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Teen Sexually Transmitted Disease - Alarming

Posted by Jane Akre
Tuesday, March 11, 2008 6:00 PM EST
Category: Major Medical, Protecting Your Family
Tags: Cervical Cancer, HPV, STD, FDA and Prescription Drugs

Teenage Sex Transmitted Disease Alarming


Researchers wanted to find out just how prevalent sexually transmitted disease (STD) is in teenage girls

So the Centers for Disease Control and Prevention collected data on 838 girls ages 14 through 19 and asked them about their sex life.  About 40 percent admitted ever having sex.

These numbers were collected in 2003 through 2004 and the girls were tested for four sexually transmitted infections.

"What we found is alarming," the CDC's Dr. Sara Forhan, who led the study, told Reuters. 

The results show about one in four teenage girl has a sexually transmitted disease. 

This study was presented today at a STD prevention conference in Chicago.  The racial lines were also startling.  About half of the African-American girls had at least one STD.  Among Caucasian and Hispanic girls that number drops to about 20 percent.

The rates of infection are being estimated to apply to the entire 3.2 million American teenage girl population. 

The most common sexually transmitted infection is human papillomavirus (HPV) which the Merck vaccine Gardasil claims to help guard against.  Chlamydia, trichomoniasis and herpes simplex virus round out the viruses girls are getting in this first study attempting to get an accurate picture on STD prevalence among adolescent women.

HPV affected 18 percent of the teens in the study. HPV can lead to cervical cancers. Chlamydia was found in four percent of the teens. Trichomoniasis was found in 2.5 percent and herpes simplex virus affected two percent.

Dr. Forham said "This means that far too many young women are at risk for the serious health effects of untreated STDs, including infertility and cervical cancer."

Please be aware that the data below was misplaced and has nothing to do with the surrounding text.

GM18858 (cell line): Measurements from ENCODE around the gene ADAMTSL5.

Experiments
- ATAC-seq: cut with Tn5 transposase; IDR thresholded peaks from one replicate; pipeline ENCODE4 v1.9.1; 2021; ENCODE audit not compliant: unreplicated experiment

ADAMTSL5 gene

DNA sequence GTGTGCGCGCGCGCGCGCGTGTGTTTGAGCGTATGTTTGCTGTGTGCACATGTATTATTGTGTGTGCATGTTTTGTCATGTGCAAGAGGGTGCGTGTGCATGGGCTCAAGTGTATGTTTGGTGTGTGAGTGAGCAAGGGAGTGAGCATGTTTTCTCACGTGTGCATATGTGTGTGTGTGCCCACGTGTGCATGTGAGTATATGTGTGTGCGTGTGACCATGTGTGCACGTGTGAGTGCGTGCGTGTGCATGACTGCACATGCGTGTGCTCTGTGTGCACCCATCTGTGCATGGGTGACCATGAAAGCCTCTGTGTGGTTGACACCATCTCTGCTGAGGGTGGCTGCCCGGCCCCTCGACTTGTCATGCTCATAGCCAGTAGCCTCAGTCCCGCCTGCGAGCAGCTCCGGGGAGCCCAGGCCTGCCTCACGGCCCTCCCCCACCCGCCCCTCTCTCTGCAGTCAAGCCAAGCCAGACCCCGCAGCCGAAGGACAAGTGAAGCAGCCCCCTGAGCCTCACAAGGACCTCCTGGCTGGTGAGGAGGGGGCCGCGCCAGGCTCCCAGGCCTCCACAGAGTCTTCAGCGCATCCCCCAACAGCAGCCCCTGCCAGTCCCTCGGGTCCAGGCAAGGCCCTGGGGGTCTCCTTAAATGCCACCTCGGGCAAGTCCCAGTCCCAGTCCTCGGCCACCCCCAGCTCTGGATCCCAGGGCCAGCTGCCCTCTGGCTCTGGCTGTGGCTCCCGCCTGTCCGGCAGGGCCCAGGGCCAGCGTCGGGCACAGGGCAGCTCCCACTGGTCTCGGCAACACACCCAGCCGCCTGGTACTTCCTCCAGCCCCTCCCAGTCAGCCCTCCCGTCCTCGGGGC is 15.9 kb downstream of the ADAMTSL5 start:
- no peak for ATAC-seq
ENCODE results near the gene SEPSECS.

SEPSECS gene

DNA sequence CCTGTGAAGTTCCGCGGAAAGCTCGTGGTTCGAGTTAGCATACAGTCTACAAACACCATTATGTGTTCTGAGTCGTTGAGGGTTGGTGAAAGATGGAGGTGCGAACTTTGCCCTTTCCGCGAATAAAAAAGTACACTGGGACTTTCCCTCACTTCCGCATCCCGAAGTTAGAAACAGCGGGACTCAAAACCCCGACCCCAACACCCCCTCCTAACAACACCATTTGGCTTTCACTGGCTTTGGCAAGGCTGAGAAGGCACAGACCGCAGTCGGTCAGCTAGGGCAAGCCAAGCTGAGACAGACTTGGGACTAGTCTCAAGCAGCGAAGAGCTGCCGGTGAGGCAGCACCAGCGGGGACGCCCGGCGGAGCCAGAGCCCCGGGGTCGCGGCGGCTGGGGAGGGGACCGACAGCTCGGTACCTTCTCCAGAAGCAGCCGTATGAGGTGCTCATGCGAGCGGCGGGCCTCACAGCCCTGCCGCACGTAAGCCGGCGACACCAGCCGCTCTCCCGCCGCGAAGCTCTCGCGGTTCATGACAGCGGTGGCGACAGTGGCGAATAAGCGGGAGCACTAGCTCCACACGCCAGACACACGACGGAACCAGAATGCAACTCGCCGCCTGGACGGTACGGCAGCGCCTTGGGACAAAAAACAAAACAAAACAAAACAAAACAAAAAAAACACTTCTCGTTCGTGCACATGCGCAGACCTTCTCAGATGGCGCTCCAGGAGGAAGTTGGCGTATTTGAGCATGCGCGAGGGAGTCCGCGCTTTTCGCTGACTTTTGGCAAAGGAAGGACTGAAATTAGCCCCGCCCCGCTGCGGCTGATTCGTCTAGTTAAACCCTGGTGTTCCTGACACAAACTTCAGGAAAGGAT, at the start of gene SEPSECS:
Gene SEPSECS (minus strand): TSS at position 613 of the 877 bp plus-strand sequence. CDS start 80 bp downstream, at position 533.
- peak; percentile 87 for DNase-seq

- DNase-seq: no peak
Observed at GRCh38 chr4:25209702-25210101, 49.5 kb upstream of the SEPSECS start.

While Trichomoniasis and Chlamydia are curable with antibiotics, HPV and herpes are incurable.

A decade ago researchers with the Institute of Medicine (IOM) called STDs a “silent epidemic” in the United States. To not address that problem would “be a tragedy of enormous consequences” researchers warned.

STDs put a woman at risk for cervical cancer, infertility, ectopic pregnancy, chronic pelvic pain and cesarean delivery.

The rates of syphilis, gonorrhea and Chlamydia rose in 2006 according to the CDC since these numbers were collected two years earlier.

Chlamydia rose to the highest level yet, one million cases in 2006.  

The study did not look at syphilis, gonorrhea or HIV, so researchers say the rate of STD infection might actually be higher.  

The web site Mom Logic reports that one in five teens has witnessed kids having sex in school.

The CDC recommends abstinence for teenagers as the best way to avoid STD. If you are sexually active, an annual screening for chlamydia is advised if you are under the age of 25 and sexually active. The HPV vaccine is advised for 11 and 12 year olds as well as a booster shot since no one knows how long they are effective. Also condoms can stop the transfer of infection.

But abstinence only programs have been shown to be ineffective and 17 states have refused federal funds for those programs.  #

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